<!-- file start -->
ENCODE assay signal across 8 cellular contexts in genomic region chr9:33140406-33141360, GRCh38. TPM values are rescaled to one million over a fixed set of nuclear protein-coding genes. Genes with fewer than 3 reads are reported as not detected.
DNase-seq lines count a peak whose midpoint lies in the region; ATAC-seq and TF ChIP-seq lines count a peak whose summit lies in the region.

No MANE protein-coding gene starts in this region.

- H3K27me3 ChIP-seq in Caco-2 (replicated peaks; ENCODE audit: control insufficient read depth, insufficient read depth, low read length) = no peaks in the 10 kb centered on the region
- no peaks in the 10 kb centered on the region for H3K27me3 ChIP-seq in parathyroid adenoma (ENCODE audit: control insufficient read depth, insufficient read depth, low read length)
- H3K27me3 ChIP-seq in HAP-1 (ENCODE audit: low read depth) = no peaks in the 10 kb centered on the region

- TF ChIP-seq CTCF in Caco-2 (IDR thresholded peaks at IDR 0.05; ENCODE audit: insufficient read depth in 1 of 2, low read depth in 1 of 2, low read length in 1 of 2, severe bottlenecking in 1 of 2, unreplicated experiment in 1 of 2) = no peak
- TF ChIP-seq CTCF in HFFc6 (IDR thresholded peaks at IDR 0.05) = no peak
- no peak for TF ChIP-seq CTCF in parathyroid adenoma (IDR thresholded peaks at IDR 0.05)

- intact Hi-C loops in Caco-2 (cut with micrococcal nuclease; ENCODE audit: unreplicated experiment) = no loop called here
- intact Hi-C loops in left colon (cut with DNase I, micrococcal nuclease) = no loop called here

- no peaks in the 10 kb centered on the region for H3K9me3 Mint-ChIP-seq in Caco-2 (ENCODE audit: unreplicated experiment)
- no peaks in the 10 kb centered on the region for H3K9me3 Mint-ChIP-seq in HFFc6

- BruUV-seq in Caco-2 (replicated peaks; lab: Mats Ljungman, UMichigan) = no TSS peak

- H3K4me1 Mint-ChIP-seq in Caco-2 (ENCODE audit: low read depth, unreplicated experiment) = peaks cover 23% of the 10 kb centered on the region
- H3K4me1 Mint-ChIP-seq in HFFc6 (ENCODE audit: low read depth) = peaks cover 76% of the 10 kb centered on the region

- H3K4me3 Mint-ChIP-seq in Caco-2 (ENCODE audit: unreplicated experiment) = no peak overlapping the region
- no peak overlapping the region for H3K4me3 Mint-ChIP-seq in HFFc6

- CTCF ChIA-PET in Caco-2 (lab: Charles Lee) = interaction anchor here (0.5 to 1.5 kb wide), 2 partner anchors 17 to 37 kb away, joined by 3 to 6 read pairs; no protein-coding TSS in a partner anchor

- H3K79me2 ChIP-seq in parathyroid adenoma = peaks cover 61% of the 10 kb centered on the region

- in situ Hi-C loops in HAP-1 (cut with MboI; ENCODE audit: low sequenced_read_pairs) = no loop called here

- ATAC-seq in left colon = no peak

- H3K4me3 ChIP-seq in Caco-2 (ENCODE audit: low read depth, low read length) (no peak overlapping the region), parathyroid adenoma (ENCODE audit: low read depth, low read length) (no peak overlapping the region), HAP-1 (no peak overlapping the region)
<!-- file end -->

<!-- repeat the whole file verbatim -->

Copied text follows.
ENCODE assay signal across 8 cellular contexts in genomic region chr9:33140406-33141360, GRCh38. TPM values are rescaled to one million over a fixed set of nuclear protein-coding genes. Genes with fewer than 3 reads are reported as not detected.
DNase-seq lines count a peak whose midpoint lies in the region; ATAC-seq and TF ChIP-seq lines count a peak whose summit lies in the region.

No MANE protein-coding gene starts in this region.

- H3K27me3 ChIP-seq in Caco-2 (replicated peaks; ENCODE audit: control insufficient read depth, insufficient read depth, low read length) = no peaks in the 10 kb centered on the region
- no peaks in the 10 kb centered on the region for H3K27me3 ChIP-seq in parathyroid adenoma (ENCODE audit: control insufficient read depth, insufficient read depth, low read length)
- H3K27me3 ChIP-seq in HAP-1 (ENCODE audit: low read depth) = no peaks in the 10 kb centered on the region

- TF ChIP-seq CTCF in Caco-2 (IDR thresholded peaks at IDR 0.05; ENCODE audit: insufficient read depth in 1 of 2, low read depth in 1 of 2, low read length in 1 of 2, severe bottlenecking in 1 of 2, unreplicated experiment in 1 of 2) = no peak
- TF ChIP-seq CTCF in HFFc6 (IDR thresholded peaks at IDR 0.05) = no peak
- no peak for TF ChIP-seq CTCF in parathyroid adenoma (IDR thresholded peaks at IDR 0.05)

- intact Hi-C loops in Caco-2 (cut with micrococcal nuclease; ENCODE audit: unreplicated experiment) = no loop called here
- intact Hi-C loops in left colon (cut with DNase I, micrococcal nuclease) = no loop called here

- no peaks in the 10 kb centered on the region for H3K9me3 Mint-ChIP-seq in Caco-2 (ENCODE audit: unreplicated experiment)
- no peaks in the 10 kb centered on the region for H3K9me3 Mint-ChIP-seq in HFFc6

- BruUV-seq in Caco-2 (replicated peaks; lab: Mats Ljungman, UMichigan) = no TSS peak

- H3K4me1 Mint-ChIP-seq in Caco-2 (ENCODE audit: low read depth, unreplicated experiment) = peaks cover 23% of the 10 kb centered on the region
- H3K4me1 Mint-ChIP-seq in HFFc6 (ENCODE audit: low read depth) = peaks cover 76% of the 10 kb centered on the region

- H3K4me3 Mint-ChIP-seq in Caco-2 (ENCODE audit: unreplicated experiment) = no peak overlapping the region
- no peak overlapping the region for H3K4me3 Mint-ChIP-seq in HFFc6

- CTCF ChIA-PET in Caco-2 (lab: Charles Lee) = interaction anchor here (0.5 to 1.5 kb wide), 2 partner anchors 17 to 37 kb away, joined by 3 to 6 read pairs; no protein-coding TSS in a partner anchor

- H3K79me2 ChIP-seq in parathyroid adenoma = peaks cover 61% of the 10 kb centered on the region

- in situ Hi-C loops in HAP-1 (cut with MboI; ENCODE audit: low sequenced_read_pairs) = no loop called here

- ATAC-seq in left colon = no peak

- H3K4me3 ChIP-seq in Caco-2 (ENCODE audit: low read depth, low read length) (no peak overlapping the region), parathyroid adenoma (ENCODE audit: low read depth, low read length) (no peak overlapping the region), HAP-1 (no peak overlapping the region)